Breast Reconstruction Specialist Weighs in on Timing of Reconstruction
06 Mar 2017
Today we happily welcome Dr. Thomas Lam, a Fellow of the Royal Australasian College of Surgeons and a breast reconstruction specialist. In this post, he offers a few key insights on choosing between immediate and delayed reconstruction. Dr. Lam recently published a great study on women’s breast reconstruction preferences, and so we’re sure you’ll appreciate his expertise!
Increasingly around the world and especially in the US, all women who are diagnosed with breast cancer for the first time and require a mastectomy will be informed of the possibility of breast reconstruction. Either the breast surgeon or a plastic surgeon will discuss with you in details what that involves. At the end of the consultation, you should ask yourself three questions: 1. Do I want breast reconstruction? 2. If yes, which type (ie implant or flap or a combination)? And 3. When?
This post focuses on the last question of timing: immediate (IBR) or delayed breast reconstruction (DBR).
Pros and Cons of Immediate Breast Reconstruction
Theoretically, the advantages of IBR are that you save one general anaesthetic/operation as well as the time in waiting for a DBR where you are missing your breast. The wound is fresh and ready for reconstruction and you wake up from the mastectomy with the reconstruction, albeit partial if a tissue expander is used, without having to go through the trauma of not having a breast.
However, the downside of IBR is that should there be surgical complications arising from the reconstructive surgery, adjuvant cancer treatments such as chemotherapy or radiotherapy might be delayed. In addition, if a flap is performed at the time of mastectomy and you are subsequently judged to require radiotherapy, irradiating the flap might result in inferior aesthetic results. For tissue expanders, they tend to be high within a totally submuscular pocket until removed and replaced by an eventual breast implant after completion of tissue expansion. This step is commonly bypassed more recently where a nipple-sparing mastectomy is performed and an implant is used, but the surgical revision rate might be higher.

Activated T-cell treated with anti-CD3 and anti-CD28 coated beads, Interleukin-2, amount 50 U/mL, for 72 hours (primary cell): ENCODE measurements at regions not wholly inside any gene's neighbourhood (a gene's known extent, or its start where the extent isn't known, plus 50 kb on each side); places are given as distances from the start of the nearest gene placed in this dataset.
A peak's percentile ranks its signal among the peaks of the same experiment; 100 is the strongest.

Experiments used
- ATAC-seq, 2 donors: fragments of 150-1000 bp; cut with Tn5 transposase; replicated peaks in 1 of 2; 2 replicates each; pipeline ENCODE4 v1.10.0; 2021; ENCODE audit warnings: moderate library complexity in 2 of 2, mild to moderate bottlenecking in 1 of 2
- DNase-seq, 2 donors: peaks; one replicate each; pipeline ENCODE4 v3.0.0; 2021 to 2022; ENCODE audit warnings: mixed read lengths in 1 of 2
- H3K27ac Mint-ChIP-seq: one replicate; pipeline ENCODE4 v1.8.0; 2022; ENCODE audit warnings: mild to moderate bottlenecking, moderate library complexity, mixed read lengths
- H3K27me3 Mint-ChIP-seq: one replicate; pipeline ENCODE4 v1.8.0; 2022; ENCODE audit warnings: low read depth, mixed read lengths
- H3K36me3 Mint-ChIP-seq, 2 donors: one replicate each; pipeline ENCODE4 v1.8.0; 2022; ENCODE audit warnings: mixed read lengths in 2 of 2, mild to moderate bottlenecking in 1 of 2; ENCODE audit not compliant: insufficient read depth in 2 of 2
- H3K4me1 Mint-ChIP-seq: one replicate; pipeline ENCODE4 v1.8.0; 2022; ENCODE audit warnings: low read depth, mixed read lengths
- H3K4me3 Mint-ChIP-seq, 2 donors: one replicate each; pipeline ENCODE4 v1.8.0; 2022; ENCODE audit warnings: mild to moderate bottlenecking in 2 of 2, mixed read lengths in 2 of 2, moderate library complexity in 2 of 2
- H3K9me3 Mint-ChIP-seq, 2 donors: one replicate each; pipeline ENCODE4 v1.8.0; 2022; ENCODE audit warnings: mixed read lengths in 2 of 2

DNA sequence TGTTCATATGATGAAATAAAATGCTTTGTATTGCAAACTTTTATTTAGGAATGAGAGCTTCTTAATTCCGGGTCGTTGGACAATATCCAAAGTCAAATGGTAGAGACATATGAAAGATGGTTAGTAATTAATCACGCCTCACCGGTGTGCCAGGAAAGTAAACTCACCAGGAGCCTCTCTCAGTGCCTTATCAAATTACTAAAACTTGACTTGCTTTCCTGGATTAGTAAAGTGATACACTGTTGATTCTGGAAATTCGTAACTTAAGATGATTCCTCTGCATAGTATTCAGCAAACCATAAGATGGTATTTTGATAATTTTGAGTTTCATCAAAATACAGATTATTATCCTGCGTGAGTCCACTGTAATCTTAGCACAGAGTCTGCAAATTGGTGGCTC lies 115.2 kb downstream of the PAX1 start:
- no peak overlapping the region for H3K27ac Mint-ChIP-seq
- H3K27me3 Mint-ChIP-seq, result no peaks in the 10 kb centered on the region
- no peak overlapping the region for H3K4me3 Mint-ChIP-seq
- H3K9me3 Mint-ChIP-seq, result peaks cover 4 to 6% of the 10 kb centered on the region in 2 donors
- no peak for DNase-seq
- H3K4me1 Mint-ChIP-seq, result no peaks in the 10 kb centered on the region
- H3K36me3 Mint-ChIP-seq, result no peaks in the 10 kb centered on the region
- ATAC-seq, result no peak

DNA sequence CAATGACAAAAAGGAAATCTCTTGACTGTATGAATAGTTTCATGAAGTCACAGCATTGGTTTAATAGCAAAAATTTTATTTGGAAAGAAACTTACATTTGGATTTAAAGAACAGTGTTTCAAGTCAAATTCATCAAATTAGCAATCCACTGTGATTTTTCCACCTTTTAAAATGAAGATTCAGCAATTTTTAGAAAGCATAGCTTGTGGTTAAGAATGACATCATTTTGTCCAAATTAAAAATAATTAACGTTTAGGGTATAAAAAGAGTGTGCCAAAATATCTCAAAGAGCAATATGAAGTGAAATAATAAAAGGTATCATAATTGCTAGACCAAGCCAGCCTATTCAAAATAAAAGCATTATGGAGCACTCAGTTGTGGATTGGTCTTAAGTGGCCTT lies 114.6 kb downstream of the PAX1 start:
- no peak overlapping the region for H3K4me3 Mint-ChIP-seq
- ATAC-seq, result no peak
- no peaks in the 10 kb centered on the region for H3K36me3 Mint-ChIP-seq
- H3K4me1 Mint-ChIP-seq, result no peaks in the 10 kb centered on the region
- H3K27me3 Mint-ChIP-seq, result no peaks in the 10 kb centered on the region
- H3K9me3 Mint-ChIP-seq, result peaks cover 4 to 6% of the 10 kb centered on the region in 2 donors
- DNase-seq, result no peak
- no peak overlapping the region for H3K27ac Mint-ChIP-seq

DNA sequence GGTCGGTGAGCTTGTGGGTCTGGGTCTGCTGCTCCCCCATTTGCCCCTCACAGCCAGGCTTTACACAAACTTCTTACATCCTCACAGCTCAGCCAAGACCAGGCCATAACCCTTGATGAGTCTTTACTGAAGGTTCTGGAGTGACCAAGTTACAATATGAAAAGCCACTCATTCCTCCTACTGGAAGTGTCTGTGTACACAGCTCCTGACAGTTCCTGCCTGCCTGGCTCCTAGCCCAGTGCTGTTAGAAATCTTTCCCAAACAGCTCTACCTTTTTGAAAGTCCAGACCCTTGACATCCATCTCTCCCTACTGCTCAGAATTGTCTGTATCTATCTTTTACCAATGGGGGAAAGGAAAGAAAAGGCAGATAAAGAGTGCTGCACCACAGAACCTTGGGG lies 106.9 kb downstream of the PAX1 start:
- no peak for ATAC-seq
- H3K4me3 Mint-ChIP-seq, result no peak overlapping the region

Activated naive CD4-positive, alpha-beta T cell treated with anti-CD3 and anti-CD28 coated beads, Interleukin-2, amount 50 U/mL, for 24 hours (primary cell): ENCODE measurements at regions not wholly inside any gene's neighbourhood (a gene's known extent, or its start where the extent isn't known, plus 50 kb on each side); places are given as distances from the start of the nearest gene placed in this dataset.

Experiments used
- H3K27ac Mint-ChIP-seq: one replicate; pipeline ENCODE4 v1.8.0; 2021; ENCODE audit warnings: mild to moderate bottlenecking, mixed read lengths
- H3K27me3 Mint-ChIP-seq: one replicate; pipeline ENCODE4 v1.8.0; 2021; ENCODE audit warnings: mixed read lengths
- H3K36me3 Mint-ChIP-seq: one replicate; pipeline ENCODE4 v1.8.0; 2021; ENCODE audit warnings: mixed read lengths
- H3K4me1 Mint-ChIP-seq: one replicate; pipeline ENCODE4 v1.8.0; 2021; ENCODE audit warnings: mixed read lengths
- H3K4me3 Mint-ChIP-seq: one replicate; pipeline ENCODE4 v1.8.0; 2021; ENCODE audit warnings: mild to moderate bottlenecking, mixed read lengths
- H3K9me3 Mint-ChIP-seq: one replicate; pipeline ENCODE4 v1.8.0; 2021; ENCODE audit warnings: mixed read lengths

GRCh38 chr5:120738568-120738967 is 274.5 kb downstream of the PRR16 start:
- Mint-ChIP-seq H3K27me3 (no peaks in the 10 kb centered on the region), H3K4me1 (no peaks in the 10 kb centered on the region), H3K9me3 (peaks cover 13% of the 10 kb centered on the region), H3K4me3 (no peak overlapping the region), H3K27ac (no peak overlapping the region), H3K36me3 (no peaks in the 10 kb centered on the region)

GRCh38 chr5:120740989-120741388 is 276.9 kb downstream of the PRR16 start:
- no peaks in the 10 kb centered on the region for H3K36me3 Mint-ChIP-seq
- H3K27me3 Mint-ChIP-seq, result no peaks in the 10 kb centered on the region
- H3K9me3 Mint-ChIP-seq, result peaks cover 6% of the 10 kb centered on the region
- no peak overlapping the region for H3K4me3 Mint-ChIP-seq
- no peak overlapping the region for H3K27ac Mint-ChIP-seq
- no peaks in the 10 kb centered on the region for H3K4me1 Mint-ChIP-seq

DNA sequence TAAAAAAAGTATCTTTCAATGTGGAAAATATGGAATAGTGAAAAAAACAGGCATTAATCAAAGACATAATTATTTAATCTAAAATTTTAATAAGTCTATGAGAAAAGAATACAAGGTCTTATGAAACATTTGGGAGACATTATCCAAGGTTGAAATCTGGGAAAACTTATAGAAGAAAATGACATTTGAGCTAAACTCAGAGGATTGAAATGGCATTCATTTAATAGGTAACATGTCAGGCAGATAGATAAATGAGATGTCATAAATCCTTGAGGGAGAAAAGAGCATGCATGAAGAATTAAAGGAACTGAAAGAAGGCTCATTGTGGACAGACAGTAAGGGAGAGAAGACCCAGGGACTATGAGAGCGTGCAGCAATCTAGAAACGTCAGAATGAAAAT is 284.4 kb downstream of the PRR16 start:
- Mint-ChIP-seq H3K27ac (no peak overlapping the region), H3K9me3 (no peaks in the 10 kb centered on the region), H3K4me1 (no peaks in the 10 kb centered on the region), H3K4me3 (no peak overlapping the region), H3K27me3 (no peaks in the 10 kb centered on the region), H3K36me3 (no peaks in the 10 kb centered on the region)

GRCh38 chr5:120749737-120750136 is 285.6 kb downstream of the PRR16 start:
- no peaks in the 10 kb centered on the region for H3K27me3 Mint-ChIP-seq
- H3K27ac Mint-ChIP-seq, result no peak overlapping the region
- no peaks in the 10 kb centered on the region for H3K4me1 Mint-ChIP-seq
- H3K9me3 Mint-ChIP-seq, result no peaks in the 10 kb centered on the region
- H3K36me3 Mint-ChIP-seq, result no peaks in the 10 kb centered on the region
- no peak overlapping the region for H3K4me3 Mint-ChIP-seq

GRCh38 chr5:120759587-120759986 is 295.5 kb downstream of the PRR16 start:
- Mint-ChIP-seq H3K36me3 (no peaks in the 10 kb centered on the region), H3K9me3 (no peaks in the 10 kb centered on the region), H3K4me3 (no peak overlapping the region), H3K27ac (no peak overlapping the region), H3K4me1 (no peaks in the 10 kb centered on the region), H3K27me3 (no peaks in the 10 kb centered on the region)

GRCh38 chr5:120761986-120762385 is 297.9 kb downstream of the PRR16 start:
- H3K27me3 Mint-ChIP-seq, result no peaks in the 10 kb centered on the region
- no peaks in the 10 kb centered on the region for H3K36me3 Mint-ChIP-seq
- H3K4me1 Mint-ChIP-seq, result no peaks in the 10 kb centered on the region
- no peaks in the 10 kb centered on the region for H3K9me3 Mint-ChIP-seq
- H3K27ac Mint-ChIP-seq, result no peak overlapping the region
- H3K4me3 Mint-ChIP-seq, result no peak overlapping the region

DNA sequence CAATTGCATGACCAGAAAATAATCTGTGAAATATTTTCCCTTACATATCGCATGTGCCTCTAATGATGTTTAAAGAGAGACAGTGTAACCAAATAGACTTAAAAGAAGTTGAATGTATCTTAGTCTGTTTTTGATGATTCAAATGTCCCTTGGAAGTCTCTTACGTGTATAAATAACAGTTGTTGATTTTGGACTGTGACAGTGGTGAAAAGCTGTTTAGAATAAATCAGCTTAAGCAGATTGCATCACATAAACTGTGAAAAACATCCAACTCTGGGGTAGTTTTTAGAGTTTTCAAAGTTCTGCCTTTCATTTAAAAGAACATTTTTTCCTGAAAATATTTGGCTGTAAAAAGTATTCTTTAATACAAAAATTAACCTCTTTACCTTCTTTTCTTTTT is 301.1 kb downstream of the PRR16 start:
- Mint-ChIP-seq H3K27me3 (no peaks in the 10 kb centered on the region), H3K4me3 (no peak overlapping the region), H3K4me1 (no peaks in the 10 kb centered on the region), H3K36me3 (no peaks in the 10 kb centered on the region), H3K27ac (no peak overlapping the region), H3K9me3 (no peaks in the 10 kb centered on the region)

Pros and Cons of Delayed Breast Reconstruction
On the other hand, DBR has the advantages of the mastectomy wound healing without any ‘cross-over’ problems and as such, no potential delay in any necessary adjuvant cancer treatments.
The surgical time is shorter and you recover quickly from the mastectomy. For tissue expanders, they do not require total muscle coverage and are thus more accurately placed in the infra-mammary crease, and so you experience less discomfort. The disadvantages with DBR are that you will have to wear an external prosthesis or go without for some time after mastectomy. You will then require another general anaesthetic / operation and the extra time off work or away from the family. The mastectomy wound would have healed and the resultant scarring may need to be revised.
Special Considerations and Final Thoughts
Practically, you should check with your surgeon if it is likely that you will require post-mastectomy radiotherapy. If you don’t, then all the options are available to you and you can make a decision after discussing with your surgeon and family having considered your cancer status, work, family and financial situation to come to an individualised decision. However, should post-mastectomy radiotherapy is required, DBR with a flap from the abdomen will provide the best aesthetic result. If circumstances are such that you choose an implant-based IBR, the tissue expander should probably be inserted immediately as the skin might be too tight to expand after radiotherapy.
Finally, if you are not in a position or state of mind to make a decision on breast reconstruction when you just want to focus on your cancer treatment, be reassured that you can always come back to revisit the issue anytime down the track and you haven’t lost anything. Never be pressured into breast reconstruction unless you are ready.
Thanks, Dr. Lam, for this useful information! Dr. Lam also joined us recently on our Boob Tube program to discuss the details and risks of breast reconstruction. Check it out: The Secret Life of Breast Reconstruction. Dr. Lam practices at the Department of Plastic & Reconstructive Surgery, Westmead Hospital, Westmead, New South Wales, Australia. You can find more information about him here.
Dr. Lam also developed Breconda (Breast Reconstruction Decision Aid), to help women explore their breast reconstruction options. Check it out! All you need to register for it is your name and email address.